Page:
YYC - Resurface turbo exhaust manifold

Susquatch

Ultra Member
Moderator
Premium Member
Ford 2 piece sparkplugs.....

Ya, that was a major bummer. So was the GM gasoline engine block converted to run on diesel, Chrysler's first electronic transmission, Mitsubishi's engine running on unleaded, Honda's block cracking and oil dilution, etc etc. They prolly all sounded like great ideas at the time.

There is a very long embarrassing list.
 

CWret

Well-Known Member
Premium Member
Engineering is an art and science combined.
Engineering is sometimes referred to as "Applied Science". Science gives the tools needed to design/build things. Experience (and/or R&D) is where the art comes in. The need for accuracy and reliability varies greatly depending on the required/desired outcome. Cars are vastly better now than a few decades ago. When I was a kid, every driveway had a spot where the oil motor left its make. It was just expected that after a couple of years a car would leak oil. Gaskets and oil sealing methodology have certainly improved. Cars then also had grease fittings everywhere. Things could be built better today and result in less downtime but there are trade-offs. Building a typical family car with greatly improved reliability over the competitor would be a tough showroom sell when the consumer sees the sudden price jump. Continuously improving the things we build (back to the art part) is how we've done it in the past and I expect we will continue down that path.

CW
 

Susquatch

Ultra Member
Moderator
Premium Member
Back to gaskets - in my world (high-pressure pipe fittings), we don't use smooth surfaces. Spiral phonograph surface finishes and a lot of bolt torque.

The sealing is more impacted by gasket creep than by surface finish or even flange alignment.


I'm a wee bit gun shy here, but yes, that was my point exactly. It's often very important to match the surface finish with the gasket and joint characteristics. Especially with joint situations where the gasket is at risk of being blown out as often happens with cylinder head gaskets.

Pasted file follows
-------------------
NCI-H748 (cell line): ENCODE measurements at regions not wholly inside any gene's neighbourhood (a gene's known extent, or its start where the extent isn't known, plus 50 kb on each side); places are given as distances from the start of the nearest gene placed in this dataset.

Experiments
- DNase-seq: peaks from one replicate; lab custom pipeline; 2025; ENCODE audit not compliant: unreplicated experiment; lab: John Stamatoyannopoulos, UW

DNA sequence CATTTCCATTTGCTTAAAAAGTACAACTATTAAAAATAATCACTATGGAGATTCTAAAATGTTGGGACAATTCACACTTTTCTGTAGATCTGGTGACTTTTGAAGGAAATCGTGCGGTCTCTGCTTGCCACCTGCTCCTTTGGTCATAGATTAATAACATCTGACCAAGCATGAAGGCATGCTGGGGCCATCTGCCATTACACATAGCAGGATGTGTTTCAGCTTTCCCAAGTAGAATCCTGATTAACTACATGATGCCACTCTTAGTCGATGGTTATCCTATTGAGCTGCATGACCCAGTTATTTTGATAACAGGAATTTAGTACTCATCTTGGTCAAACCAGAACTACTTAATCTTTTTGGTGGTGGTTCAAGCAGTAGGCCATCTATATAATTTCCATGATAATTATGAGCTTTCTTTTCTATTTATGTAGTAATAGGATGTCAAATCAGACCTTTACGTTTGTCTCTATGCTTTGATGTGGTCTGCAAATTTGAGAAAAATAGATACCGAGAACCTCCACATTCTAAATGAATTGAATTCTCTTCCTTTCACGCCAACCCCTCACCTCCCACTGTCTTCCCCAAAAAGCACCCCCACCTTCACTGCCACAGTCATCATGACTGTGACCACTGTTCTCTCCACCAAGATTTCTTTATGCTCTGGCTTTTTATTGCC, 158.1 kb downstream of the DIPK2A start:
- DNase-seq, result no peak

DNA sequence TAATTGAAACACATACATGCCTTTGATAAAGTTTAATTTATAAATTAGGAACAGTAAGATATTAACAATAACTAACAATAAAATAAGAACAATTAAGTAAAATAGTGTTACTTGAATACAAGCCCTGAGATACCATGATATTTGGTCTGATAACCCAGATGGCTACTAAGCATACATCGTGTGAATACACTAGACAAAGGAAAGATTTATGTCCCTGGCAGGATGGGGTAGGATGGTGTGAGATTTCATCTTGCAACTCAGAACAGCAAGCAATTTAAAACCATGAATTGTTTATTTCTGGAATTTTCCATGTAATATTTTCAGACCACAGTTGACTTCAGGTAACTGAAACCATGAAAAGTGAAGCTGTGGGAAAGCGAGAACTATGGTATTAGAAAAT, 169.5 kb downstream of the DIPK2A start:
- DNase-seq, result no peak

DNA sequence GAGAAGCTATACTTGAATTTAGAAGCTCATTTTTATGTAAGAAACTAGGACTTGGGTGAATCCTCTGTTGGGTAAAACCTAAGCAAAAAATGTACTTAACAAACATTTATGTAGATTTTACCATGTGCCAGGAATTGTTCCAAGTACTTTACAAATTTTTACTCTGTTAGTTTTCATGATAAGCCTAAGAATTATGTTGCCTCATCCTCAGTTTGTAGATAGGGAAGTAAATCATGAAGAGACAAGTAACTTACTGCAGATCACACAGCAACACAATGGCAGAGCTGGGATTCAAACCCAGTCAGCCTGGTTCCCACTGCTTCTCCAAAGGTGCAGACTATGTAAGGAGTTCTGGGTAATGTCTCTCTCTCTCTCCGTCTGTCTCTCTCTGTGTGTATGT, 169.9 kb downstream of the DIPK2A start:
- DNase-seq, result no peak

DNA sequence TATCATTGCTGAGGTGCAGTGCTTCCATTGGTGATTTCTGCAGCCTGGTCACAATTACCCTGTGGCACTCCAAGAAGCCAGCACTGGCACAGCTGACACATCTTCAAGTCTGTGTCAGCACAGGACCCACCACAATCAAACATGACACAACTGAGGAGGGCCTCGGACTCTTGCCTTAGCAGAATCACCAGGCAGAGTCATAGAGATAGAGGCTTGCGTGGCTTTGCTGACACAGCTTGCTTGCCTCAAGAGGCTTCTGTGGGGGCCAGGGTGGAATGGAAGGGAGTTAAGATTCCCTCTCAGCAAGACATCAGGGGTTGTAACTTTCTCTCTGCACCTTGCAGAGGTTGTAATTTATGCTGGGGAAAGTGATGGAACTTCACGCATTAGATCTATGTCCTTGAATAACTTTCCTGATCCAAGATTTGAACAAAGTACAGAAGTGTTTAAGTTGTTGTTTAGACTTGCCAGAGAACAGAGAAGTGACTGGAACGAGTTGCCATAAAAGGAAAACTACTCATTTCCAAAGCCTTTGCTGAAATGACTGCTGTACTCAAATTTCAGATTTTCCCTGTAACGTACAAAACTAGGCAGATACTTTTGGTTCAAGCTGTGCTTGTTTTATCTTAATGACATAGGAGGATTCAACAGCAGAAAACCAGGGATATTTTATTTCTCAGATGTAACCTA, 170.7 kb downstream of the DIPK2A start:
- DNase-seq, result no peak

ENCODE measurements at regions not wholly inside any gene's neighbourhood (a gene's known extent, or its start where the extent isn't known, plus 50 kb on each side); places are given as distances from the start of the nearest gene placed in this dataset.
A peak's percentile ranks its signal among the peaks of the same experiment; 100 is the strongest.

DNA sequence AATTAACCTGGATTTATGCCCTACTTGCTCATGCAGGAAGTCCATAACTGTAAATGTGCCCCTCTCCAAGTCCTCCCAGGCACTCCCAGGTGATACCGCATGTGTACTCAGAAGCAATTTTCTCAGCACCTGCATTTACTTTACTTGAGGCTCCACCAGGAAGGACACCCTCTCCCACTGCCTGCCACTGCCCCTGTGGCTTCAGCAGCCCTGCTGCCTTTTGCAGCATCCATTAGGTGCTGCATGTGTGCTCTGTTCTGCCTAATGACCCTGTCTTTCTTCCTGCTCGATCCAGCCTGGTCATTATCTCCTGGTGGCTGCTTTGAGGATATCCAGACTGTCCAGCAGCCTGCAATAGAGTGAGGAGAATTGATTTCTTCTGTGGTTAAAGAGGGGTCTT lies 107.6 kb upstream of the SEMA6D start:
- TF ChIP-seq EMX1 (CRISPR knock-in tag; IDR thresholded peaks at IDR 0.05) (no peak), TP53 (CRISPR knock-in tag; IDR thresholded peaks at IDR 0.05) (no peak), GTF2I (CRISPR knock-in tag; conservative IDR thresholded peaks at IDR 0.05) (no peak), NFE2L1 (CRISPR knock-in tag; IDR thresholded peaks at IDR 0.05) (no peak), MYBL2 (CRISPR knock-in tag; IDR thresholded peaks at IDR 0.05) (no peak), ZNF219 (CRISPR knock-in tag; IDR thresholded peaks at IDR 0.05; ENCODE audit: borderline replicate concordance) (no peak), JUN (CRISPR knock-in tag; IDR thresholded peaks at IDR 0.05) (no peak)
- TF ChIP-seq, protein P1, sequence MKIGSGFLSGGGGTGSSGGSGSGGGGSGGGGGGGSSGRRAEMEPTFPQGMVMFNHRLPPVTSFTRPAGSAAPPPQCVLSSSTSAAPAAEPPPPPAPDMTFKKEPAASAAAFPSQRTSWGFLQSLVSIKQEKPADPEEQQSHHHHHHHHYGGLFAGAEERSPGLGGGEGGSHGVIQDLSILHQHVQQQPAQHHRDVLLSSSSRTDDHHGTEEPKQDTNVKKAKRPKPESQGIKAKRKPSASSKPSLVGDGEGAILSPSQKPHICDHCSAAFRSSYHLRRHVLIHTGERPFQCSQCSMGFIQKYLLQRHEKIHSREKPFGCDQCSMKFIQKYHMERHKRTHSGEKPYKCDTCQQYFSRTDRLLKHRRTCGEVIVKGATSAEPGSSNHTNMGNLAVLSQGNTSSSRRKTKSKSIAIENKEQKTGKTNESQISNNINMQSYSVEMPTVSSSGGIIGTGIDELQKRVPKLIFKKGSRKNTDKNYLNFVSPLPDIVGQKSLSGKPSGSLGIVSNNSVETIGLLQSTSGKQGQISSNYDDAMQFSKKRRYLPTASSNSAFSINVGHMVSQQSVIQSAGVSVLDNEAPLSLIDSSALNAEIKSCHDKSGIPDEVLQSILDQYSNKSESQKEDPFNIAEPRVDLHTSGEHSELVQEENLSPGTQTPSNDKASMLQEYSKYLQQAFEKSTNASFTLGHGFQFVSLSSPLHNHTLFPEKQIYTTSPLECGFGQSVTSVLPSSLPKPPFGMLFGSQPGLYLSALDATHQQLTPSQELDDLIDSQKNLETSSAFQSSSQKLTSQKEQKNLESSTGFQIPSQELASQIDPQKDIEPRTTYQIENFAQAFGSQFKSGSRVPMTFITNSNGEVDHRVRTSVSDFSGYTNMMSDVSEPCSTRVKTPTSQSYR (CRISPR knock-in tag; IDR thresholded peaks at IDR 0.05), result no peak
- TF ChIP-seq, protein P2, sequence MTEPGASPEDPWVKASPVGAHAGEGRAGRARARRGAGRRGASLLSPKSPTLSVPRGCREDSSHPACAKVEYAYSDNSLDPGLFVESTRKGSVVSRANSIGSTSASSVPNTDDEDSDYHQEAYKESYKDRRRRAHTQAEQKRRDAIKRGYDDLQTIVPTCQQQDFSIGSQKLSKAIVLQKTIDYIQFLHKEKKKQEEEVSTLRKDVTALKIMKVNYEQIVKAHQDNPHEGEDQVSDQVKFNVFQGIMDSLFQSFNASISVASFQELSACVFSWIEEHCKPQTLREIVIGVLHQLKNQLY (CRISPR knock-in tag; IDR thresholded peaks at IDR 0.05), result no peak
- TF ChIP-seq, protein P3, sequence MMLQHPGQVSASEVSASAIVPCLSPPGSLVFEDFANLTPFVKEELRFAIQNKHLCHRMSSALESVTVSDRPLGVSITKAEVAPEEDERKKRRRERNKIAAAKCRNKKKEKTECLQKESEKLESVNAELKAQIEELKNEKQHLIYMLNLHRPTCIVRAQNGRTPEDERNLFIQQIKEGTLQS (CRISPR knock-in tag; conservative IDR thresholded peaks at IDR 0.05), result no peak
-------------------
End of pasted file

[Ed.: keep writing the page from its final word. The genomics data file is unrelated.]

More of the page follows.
Darren

Ultra Member
Premium Member
I have resealed hundreds of timing covers, oil pans, etc where the factory sealant failed due to the surfaces being too smooth for the sealant to bond. Roughen them up and they never fail again. On exhaust manifolds, with steel gaskets,its less important. If they are soft gaskets, a rough surface, ie 60 grit, will hold them better.
 
Ya, that was a major bummer. So was the GM gasoline engine block converted to run on diesel, Chrysler's first electronic transmission, Mitsubishi's engine running on unleaded, Honda's block cracking and oil dilution, etc etc. They prolly all sounded like great ideas at the time.

There is a very long embarrassing list.
Sitting in the armchair and playing quarterback the day after the game is easy........ The flip side of that is "he who does nothing, makes no mistakes."
If everything went as planned, we'd all still be living in Rome.....:cool:
....... All this coming from a guy that seems to make enough mistakes for all of us. :p
 
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